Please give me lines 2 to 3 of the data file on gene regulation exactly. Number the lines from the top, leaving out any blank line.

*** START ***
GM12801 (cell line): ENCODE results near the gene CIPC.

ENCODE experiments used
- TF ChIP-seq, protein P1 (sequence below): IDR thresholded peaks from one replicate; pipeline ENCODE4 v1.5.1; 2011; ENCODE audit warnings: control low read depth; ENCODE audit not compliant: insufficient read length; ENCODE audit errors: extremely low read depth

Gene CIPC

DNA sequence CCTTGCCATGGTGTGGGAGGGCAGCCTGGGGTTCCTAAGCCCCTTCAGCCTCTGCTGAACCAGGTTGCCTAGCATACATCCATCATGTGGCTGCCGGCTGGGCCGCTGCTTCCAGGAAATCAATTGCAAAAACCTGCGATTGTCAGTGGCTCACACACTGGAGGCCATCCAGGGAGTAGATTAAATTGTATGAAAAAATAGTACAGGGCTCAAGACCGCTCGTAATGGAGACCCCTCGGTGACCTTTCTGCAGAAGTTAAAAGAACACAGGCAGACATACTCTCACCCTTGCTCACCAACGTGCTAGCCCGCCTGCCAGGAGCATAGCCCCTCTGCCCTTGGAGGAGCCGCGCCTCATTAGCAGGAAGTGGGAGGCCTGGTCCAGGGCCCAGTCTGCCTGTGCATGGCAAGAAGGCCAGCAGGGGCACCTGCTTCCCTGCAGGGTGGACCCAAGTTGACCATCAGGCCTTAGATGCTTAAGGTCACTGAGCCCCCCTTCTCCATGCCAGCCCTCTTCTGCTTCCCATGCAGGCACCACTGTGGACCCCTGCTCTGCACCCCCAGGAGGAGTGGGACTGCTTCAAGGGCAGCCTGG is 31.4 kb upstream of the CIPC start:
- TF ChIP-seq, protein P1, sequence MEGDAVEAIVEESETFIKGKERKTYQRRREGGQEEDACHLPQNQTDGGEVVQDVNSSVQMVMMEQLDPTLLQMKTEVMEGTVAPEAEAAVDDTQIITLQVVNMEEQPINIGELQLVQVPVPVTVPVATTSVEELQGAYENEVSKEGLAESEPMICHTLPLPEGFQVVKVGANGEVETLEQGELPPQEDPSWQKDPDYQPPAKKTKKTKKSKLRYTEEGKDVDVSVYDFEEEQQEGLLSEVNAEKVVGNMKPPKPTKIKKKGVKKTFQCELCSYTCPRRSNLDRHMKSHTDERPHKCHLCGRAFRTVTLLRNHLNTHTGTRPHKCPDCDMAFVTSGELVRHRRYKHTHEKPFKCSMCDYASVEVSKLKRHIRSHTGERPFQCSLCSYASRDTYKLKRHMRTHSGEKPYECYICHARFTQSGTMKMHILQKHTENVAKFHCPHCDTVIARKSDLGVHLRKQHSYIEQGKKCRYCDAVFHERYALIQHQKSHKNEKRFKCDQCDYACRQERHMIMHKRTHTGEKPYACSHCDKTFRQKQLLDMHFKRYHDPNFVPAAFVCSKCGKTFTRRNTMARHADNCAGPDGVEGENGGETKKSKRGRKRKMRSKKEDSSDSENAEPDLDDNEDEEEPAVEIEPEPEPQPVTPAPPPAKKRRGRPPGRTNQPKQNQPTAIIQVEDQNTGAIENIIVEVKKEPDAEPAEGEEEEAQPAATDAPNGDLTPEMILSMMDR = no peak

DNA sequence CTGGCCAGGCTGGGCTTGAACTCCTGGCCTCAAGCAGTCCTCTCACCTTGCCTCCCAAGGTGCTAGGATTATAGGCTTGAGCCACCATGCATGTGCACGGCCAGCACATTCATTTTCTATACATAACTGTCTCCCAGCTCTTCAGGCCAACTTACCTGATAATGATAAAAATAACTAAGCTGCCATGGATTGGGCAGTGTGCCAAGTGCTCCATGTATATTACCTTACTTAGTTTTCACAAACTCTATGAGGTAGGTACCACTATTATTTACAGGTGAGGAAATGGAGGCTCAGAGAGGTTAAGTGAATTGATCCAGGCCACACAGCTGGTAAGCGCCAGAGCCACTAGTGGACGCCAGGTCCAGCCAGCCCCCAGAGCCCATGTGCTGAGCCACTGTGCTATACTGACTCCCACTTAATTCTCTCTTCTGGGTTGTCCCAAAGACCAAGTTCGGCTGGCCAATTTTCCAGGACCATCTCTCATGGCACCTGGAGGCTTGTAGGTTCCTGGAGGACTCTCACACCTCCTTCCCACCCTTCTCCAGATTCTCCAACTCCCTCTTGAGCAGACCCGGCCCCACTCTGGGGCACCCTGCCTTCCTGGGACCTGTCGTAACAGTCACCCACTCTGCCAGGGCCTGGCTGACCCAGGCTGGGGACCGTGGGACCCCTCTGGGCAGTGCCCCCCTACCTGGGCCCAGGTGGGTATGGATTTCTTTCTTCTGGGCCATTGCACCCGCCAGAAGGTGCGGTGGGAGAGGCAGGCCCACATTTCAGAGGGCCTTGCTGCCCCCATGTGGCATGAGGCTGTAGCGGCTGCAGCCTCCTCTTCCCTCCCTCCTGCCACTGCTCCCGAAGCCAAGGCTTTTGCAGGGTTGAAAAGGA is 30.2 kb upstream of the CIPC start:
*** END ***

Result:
ENCODE experiments used
- TF ChIP-seq, protein P1 (sequence below): IDR thresholded peaks from one replicate; pipeline ENCODE4 v1.5.1; 2011; ENCODE audit warnings: control low read depth; ENCODE audit not compliant: insufficient read length; ENCODE audit errors: extremely low read depth